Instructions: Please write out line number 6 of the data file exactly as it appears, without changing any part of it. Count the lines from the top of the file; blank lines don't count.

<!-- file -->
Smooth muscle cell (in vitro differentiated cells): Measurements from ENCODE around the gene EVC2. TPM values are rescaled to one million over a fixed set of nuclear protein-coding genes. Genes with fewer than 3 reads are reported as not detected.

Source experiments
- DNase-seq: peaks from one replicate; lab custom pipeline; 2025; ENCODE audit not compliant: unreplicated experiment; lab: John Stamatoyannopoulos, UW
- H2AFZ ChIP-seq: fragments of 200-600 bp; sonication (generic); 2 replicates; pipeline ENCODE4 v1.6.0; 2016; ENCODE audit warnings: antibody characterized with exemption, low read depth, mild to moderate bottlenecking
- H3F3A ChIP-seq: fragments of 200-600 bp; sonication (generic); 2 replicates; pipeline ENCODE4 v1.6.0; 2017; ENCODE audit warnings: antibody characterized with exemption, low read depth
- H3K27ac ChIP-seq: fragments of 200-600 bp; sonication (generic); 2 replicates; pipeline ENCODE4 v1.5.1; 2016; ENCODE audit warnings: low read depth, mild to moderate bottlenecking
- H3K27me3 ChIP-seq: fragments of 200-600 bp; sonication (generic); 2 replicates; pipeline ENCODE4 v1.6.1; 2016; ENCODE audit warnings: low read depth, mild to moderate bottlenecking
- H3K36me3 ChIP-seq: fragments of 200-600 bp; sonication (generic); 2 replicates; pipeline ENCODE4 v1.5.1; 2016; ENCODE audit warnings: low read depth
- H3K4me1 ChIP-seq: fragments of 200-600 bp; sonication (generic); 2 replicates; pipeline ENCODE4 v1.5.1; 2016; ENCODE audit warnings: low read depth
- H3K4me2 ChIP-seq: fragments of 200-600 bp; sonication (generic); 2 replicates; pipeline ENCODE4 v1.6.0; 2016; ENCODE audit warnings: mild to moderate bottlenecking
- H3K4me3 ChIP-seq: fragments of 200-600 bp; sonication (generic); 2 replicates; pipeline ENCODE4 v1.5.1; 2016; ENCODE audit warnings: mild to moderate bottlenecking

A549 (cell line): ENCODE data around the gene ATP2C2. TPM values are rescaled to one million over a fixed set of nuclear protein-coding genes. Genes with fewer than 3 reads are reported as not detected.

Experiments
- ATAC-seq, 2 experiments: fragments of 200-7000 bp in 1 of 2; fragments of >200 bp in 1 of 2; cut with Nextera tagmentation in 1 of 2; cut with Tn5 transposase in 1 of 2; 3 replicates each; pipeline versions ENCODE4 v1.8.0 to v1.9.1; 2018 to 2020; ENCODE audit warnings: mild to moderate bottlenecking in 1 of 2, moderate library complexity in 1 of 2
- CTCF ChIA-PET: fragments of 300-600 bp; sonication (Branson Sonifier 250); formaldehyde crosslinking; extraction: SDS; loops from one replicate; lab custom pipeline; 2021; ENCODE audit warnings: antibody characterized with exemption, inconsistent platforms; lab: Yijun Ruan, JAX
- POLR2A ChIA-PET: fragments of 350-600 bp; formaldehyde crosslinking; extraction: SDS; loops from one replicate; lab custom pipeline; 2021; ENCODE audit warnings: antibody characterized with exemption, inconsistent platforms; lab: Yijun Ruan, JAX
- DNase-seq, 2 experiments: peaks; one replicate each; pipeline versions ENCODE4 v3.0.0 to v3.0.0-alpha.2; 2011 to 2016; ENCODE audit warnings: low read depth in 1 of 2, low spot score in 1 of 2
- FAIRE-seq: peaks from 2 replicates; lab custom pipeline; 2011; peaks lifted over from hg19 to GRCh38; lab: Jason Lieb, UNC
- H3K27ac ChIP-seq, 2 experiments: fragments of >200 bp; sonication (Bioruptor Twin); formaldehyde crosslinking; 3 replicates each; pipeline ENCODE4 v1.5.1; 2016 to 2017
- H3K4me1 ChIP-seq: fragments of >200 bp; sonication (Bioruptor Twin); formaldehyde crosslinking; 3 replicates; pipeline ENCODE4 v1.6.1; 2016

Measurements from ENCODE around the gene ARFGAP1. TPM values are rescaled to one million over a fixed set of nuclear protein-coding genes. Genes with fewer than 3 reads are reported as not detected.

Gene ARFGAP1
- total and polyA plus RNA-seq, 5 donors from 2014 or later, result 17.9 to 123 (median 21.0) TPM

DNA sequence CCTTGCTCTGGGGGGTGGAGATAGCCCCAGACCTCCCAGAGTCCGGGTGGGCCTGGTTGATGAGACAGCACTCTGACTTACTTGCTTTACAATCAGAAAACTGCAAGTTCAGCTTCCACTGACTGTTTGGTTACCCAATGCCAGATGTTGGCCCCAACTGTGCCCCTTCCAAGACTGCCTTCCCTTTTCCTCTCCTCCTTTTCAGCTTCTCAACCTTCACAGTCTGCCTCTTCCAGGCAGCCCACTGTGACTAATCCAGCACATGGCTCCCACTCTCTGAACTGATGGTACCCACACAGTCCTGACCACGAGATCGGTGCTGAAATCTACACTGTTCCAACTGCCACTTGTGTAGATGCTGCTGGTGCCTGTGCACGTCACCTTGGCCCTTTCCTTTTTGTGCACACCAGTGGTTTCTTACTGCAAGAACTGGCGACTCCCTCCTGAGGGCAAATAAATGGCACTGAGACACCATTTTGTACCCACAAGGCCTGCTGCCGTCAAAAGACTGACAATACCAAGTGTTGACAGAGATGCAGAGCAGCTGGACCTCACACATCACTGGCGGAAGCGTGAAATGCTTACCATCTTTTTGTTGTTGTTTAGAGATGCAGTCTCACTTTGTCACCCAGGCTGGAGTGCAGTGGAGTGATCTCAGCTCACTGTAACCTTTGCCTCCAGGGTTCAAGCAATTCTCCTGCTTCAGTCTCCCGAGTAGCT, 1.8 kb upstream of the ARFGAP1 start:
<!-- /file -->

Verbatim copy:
- H3K27ac ChIP-seq: fragments of 200-600 bp; sonication (generic); 2 replicates; pipeline ENCODE4 v1.5.1; 2016; ENCODE audit warnings: low read depth, mild to moderate bottlenecking